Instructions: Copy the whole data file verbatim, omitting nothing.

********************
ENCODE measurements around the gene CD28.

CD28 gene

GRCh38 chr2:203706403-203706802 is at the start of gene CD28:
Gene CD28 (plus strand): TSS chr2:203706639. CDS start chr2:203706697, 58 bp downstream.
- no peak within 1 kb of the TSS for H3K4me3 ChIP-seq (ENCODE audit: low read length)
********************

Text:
ENCODE measurements around the gene CD28.

CD28 gene

GRCh38 chr2:203706403-203706802 is at the start of gene CD28:
Gene CD28 (plus strand): TSS chr2:203706639. CDS start chr2:203706697, 58 bp downstream.
- no peak within 1 kb of the TSS for H3K4me3 ChIP-seq (ENCODE audit: low read length)